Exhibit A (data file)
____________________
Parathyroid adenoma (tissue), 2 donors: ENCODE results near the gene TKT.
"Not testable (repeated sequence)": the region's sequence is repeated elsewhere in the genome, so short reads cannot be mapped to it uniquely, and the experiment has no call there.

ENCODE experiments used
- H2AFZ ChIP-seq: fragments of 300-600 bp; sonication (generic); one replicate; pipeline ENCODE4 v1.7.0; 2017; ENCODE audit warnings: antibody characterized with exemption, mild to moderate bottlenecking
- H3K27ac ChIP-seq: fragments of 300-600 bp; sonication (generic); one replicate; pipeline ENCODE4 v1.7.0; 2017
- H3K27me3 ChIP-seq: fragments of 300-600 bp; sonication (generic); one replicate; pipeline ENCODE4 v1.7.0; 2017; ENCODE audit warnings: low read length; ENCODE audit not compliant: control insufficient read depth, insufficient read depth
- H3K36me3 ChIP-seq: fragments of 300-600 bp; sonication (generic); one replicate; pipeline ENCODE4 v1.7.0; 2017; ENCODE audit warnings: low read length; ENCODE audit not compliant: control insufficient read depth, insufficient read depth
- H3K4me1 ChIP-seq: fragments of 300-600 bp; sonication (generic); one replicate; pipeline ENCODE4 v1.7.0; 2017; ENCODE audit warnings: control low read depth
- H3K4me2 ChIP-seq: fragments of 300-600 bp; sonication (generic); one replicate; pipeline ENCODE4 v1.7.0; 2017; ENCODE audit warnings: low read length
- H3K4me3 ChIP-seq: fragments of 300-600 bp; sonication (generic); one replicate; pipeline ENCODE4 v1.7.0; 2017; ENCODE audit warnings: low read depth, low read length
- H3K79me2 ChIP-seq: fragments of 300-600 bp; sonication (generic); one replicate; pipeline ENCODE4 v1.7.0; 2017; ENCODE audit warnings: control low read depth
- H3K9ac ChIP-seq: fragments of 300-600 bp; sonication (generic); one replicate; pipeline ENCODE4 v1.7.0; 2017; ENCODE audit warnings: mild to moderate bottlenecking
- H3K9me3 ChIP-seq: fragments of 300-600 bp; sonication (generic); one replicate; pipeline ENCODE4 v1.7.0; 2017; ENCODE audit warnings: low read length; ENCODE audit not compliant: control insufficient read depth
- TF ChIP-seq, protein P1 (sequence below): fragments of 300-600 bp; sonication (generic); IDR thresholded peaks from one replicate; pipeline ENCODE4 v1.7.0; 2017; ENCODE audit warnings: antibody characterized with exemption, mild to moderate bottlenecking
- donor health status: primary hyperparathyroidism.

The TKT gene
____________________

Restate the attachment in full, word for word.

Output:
Parathyroid adenoma (tissue), 2 donors: ENCODE results near the gene TKT.
"Not testable (repeated sequence)": the region's sequence is repeated elsewhere in the genome, so short reads cannot be mapped to it uniquely, and the experiment has no call there.

ENCODE experiments used
- H2AFZ ChIP-seq: fragments of 300-600 bp; sonication (generic); one replicate; pipeline ENCODE4 v1.7.0; 2017; ENCODE audit warnings: antibody characterized with exemption, mild to moderate bottlenecking
- H3K27ac ChIP-seq: fragments of 300-600 bp; sonication (generic); one replicate; pipeline ENCODE4 v1.7.0; 2017
- H3K27me3 ChIP-seq: fragments of 300-600 bp; sonication (generic); one replicate; pipeline ENCODE4 v1.7.0; 2017; ENCODE audit warnings: low read length; ENCODE audit not compliant: control insufficient read depth, insufficient read depth
- H3K36me3 ChIP-seq: fragments of 300-600 bp; sonication (generic); one replicate; pipeline ENCODE4 v1.7.0; 2017; ENCODE audit warnings: low read length; ENCODE audit not compliant: control insufficient read depth, insufficient read depth
- H3K4me1 ChIP-seq: fragments of 300-600 bp; sonication (generic); one replicate; pipeline ENCODE4 v1.7.0; 2017; ENCODE audit warnings: control low read depth
- H3K4me2 ChIP-seq: fragments of 300-600 bp; sonication (generic); one replicate; pipeline ENCODE4 v1.7.0; 2017; ENCODE audit warnings: low read length
- H3K4me3 ChIP-seq: fragments of 300-600 bp; sonication (generic); one replicate; pipeline ENCODE4 v1.7.0; 2017; ENCODE audit warnings: low read depth, low read length
- H3K79me2 ChIP-seq: fragments of 300-600 bp; sonication (generic); one replicate; pipeline ENCODE4 v1.7.0; 2017; ENCODE audit warnings: control low read depth
- H3K9ac ChIP-seq: fragments of 300-600 bp; sonication (generic); one replicate; pipeline ENCODE4 v1.7.0; 2017; ENCODE audit warnings: mild to moderate bottlenecking
- H3K9me3 ChIP-seq: fragments of 300-600 bp; sonication (generic); one replicate; pipeline ENCODE4 v1.7.0; 2017; ENCODE audit warnings: low read length; ENCODE audit not compliant: control insufficient read depth
- TF ChIP-seq, protein P1 (sequence below): fragments of 300-600 bp; sonication (generic); IDR thresholded peaks from one replicate; pipeline ENCODE4 v1.7.0; 2017; ENCODE audit warnings: antibody characterized with exemption, mild to moderate bottlenecking
- donor health status: primary hyperparathyroidism.

The TKT gene